An oral PI-IMID regimen has shown ‘promising’ effectiveness and tolerability in patients with relapsed/refractory multiple myeloma (RRMM) and could be a more affordable option, an Australian study shows.
Victorian researchers investigated the efficacy and tolerability of continuous ixazomib-thalidomide dexamethasone (ITd: 4 mg, day 1, 8, 15; 100 mg daily; and 40 mg weekly).
A total of 39 patients with RRMM with one to three prior lines of therapy were enrolled across two hospitals in in Victoria and South Australia.
The all-oral combination of ITd resulted in an ORR of 56.4% with a Clinical Benefit Rate of 71.8%
Lead investigator Professor Andrew Spencer, Head of the Malignant Haematology and Stem Cell Transplantation Service at The Alfred Hospital, said that while the response rate was ‘modest’ the the most interesting aspect of the protocol was the durability of the response
“The median duration of the response was about 18 months, which is pretty good for multiple myeloma. It’s also relatively easy utilise because it’s an oral combination and we had quite a number of older and rural patients who went on to the study because it suited them not to be coming in to hospital to for subcutaneous or IV therapy.”
Another reason to explore the combination is cost, he said.
The alternative oral proteasome inhibitor combination is ixazomib with lenalidomide and it appears exceedingly unlikely that will ever be reimbursed in Australia by the PBAC, Professor Spencer tells the limbic.
“And there are a lot of other jurisdictions where the cost would be prohibitive, so if you combine ixazomib with a fairly cheap drug like thalidomide it provides an alternative in those areas where high cost combinations can’t be made available”.
Patients received a median of 11 cycles of therapy and six patients (15%) remained on therapy at the time of final analysis. The median progression-free survival was 13.8 months [95% confidence interval (CI) 82–222] and median overall survival was not reached. The median time to best response and duration of response was 3.7 months (95% CI 28–105) and 18.4 months (95% CI 102–310) respectively.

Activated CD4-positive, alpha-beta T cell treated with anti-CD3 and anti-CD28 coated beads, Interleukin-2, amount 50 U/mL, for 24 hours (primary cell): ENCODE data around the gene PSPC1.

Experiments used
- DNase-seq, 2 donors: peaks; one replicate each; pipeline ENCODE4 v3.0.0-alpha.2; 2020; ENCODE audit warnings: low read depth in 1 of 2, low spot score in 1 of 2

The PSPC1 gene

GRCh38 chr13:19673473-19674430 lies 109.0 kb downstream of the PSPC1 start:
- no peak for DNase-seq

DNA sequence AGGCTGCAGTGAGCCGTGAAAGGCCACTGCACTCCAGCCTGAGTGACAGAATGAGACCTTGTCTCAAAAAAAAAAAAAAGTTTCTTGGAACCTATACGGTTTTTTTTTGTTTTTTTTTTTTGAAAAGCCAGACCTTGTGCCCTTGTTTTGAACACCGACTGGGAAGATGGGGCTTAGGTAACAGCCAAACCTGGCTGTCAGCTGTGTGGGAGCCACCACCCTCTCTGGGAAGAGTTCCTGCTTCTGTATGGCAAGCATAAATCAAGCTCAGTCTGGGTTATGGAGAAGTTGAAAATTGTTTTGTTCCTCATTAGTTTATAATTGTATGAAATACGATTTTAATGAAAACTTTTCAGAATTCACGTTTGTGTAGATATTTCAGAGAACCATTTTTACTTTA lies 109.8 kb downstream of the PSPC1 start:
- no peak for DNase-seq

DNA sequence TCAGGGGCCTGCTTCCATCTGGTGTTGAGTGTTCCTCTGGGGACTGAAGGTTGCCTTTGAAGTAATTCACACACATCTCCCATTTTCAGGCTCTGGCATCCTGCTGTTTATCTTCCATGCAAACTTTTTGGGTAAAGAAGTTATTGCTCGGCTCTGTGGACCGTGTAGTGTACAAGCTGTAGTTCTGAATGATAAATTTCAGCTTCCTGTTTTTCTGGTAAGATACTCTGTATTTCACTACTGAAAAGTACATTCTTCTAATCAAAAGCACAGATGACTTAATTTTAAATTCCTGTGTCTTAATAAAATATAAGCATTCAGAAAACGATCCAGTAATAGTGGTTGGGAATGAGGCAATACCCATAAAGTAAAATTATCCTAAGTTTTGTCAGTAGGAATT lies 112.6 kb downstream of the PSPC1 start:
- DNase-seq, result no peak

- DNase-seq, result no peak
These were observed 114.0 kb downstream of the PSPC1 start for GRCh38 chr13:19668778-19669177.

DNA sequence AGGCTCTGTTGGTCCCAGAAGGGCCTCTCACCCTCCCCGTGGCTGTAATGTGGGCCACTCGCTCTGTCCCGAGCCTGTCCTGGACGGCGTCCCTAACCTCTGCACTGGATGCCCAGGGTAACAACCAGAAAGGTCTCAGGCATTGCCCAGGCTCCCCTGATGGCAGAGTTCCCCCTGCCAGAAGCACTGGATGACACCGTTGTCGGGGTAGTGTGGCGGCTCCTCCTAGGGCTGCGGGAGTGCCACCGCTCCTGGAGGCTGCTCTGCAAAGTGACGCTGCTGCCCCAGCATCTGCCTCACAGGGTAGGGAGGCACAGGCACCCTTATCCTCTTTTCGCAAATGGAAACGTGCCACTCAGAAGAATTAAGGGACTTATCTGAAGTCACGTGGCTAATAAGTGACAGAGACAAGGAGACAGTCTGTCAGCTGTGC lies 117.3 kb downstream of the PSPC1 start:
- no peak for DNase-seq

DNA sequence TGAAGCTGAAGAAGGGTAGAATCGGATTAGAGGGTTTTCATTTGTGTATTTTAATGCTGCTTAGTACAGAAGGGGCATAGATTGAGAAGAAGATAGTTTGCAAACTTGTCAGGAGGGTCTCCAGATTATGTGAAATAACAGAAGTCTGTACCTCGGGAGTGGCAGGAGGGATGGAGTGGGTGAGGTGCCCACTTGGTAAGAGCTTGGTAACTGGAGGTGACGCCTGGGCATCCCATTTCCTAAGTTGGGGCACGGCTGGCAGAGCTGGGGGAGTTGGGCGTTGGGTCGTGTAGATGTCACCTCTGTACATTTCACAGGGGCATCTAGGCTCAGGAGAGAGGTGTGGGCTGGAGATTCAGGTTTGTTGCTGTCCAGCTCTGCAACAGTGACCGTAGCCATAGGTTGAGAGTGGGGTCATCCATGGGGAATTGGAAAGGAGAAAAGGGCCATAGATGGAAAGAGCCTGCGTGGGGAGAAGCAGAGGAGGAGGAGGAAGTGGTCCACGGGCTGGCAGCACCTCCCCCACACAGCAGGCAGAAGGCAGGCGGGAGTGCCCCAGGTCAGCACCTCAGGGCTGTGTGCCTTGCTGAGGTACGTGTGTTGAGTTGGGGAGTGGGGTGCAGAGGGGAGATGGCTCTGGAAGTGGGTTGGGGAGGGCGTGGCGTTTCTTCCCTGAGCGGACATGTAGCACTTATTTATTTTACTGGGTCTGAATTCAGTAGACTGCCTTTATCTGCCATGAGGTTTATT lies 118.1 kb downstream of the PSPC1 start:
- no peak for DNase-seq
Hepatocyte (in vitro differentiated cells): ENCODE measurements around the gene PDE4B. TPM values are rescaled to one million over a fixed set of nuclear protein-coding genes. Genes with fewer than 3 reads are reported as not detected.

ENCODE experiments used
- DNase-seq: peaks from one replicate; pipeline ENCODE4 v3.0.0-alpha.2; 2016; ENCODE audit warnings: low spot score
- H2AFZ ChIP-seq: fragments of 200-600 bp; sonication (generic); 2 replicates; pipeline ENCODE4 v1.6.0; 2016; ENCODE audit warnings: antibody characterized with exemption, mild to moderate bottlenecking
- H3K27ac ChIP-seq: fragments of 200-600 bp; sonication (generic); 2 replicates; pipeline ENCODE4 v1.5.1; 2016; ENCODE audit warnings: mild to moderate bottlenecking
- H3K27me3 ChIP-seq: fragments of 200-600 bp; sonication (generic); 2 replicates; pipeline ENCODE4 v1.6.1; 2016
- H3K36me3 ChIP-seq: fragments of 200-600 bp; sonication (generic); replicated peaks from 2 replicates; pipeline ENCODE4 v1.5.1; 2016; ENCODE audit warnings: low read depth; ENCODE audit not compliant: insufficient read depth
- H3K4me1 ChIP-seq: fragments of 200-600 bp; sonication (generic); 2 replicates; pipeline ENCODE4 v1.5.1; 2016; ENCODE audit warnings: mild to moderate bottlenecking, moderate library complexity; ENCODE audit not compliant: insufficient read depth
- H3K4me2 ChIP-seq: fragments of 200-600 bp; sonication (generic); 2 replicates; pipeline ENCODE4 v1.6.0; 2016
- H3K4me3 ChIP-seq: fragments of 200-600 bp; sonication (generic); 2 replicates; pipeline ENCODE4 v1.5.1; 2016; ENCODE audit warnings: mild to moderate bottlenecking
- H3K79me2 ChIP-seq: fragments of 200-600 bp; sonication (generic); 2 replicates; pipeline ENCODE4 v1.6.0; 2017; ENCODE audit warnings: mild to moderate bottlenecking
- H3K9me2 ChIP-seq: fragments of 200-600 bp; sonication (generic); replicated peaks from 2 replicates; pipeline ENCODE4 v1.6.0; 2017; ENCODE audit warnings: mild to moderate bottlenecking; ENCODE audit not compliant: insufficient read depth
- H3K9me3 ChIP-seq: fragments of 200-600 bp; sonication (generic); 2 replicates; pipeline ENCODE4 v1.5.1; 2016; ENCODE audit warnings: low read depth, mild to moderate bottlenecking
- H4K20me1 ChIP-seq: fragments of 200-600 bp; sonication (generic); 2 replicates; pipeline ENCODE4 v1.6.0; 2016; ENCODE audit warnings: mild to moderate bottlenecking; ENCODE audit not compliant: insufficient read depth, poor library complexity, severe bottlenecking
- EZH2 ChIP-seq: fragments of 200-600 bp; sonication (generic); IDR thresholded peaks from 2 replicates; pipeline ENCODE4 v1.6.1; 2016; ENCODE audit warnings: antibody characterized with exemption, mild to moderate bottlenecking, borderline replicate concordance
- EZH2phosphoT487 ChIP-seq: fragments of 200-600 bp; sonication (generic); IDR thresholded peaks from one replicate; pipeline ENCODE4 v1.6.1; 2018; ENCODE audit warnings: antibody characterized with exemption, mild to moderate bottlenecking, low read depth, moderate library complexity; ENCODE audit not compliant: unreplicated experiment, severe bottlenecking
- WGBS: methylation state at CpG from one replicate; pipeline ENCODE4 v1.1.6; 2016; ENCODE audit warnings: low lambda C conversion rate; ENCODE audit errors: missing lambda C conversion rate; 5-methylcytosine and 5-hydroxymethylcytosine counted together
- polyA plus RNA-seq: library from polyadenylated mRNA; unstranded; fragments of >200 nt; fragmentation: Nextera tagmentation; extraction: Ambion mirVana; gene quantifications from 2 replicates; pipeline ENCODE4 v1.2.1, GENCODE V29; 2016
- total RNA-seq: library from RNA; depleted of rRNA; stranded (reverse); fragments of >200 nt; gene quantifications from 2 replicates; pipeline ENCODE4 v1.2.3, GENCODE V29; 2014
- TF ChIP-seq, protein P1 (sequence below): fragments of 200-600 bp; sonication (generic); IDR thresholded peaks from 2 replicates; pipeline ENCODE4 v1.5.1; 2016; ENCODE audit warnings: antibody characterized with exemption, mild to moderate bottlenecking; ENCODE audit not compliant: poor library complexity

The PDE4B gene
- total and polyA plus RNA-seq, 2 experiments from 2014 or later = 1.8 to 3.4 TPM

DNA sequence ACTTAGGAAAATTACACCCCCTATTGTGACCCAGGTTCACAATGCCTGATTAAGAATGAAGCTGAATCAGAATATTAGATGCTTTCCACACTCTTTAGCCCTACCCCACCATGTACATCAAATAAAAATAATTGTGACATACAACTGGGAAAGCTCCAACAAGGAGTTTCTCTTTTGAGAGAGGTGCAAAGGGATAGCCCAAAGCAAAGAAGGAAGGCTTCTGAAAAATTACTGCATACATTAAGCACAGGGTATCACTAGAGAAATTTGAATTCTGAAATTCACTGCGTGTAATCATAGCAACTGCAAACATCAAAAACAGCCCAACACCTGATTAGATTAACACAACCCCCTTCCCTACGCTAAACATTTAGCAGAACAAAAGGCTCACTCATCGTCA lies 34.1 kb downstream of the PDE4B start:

Despite the continuous therapy approach, tolerability and safety were maintained with Grade 3/4 non-haematological adverse events seen in 21% of patients. Meanwhile 49% required thalidomide dose reductions and 41% were taken off the IMID altogether, mainly for peripheral neuropathy.
While being a recognised side-effect of both thalidomide and ixazomib, Professor Spencer said peripheral neuropathy was manageable with ITd therapy with careful observation and early dose reductions.
“Most people will over time develop neuropathy, sensory neuropathy in the feet and potentially in the hands, which is related to the accumulated dose of thalidomide. So in the initial phase we would dose reduce. But we had a very low threshold for stopping thalidomide once people had achieved disease control if they had emerging neuropathy – because we were happy to continue people on ongoing therapy either with ixazomib and dexamethasone or in some cases just the ixazomib alone.”
The study also showed that prior IMID exposure was associated with a lower ORR (40% vs 73.7% p=0.03) with similar outcomes in patients with with prior proteasome inhibitor exposure.
“The landscape is changing all the time,” said Professor Spencer, responding to the question of who would benefit most from the combination.
“We’re going to see more use of lenalidomide in frontline therapy and one of the emerging problems in myeloma is what to do with people who have had and failed lenalidomide. A lot of the trials that are opening now are looking at that population and as evidenced here the response rate is lower if you’re refractory to IMIDs.”
“Nevertheless the response rate was still 40+ % so that’s not too bad – it’s comparable to some other studies looking at lenalidomide refractory disease with other agents, so it’s got efficacy in a meaningful subset of patients.”
The findings are published in the British Journal of Haematology